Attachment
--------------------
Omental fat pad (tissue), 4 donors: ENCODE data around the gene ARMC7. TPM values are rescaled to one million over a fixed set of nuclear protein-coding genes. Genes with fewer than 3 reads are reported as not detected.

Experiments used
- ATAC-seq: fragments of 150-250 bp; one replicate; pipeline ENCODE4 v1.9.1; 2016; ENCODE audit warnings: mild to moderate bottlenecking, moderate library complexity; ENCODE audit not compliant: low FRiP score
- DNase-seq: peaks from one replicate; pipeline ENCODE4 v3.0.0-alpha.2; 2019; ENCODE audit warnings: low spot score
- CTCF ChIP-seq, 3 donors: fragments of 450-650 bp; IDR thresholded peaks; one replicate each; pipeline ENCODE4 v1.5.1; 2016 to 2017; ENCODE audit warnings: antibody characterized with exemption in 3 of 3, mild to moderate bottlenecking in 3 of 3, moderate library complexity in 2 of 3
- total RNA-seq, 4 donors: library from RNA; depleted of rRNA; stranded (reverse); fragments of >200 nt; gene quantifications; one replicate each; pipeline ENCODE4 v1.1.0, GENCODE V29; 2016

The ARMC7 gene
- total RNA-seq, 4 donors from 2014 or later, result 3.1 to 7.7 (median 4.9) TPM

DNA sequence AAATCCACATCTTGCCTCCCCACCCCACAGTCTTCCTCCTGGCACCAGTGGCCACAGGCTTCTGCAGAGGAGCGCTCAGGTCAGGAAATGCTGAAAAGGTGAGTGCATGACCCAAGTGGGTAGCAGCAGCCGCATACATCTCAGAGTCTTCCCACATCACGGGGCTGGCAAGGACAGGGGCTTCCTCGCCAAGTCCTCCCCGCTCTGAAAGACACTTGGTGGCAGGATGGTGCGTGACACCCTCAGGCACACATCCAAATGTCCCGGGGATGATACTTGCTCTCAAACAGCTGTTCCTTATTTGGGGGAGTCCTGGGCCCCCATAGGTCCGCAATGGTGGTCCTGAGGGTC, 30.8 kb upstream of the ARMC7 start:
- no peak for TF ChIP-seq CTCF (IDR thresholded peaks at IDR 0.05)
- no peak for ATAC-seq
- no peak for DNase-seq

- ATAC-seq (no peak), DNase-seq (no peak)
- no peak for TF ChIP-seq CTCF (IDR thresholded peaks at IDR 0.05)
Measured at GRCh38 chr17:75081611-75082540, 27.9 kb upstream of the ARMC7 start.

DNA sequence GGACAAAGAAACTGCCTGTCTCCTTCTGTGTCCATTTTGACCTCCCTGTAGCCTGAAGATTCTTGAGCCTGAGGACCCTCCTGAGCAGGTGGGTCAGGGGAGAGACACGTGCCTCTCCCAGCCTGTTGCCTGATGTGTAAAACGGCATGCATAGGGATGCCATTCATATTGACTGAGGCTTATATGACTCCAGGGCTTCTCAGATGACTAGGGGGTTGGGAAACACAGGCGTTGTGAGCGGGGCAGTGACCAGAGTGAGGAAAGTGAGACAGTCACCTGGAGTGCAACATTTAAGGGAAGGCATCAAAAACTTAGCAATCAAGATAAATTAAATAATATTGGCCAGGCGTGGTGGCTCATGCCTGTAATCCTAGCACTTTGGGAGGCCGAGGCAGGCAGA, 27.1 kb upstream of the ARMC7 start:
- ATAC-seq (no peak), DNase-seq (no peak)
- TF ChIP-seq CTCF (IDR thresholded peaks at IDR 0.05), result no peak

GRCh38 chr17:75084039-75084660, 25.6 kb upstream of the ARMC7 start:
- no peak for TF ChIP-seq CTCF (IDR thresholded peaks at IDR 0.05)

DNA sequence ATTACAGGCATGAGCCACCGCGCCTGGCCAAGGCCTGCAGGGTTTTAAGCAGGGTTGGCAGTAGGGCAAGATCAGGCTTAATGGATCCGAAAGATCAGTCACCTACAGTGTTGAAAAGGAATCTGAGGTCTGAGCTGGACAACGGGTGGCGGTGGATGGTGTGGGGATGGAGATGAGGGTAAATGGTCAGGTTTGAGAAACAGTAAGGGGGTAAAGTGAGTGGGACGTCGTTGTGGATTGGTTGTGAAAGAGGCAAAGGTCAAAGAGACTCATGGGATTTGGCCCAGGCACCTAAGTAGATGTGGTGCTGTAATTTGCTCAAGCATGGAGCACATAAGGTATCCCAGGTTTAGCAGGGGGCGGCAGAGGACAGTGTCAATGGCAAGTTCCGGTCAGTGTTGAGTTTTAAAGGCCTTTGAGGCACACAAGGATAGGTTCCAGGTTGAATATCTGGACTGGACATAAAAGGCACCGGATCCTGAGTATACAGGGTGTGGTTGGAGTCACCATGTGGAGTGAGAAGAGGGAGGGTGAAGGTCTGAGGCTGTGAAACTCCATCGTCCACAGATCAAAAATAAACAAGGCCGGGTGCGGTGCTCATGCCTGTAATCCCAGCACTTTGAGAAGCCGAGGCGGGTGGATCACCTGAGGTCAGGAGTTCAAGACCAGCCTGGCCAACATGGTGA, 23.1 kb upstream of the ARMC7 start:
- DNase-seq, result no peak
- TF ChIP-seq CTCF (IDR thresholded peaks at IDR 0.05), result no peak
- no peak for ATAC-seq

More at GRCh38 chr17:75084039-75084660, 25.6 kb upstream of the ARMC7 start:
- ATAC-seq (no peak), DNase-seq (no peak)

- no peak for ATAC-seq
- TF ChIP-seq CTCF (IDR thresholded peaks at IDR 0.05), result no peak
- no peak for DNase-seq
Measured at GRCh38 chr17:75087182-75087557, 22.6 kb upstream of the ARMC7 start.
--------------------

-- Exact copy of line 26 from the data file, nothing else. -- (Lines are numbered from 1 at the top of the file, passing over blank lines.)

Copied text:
- ATAC-seq (no peak), DNase-seq (no peak)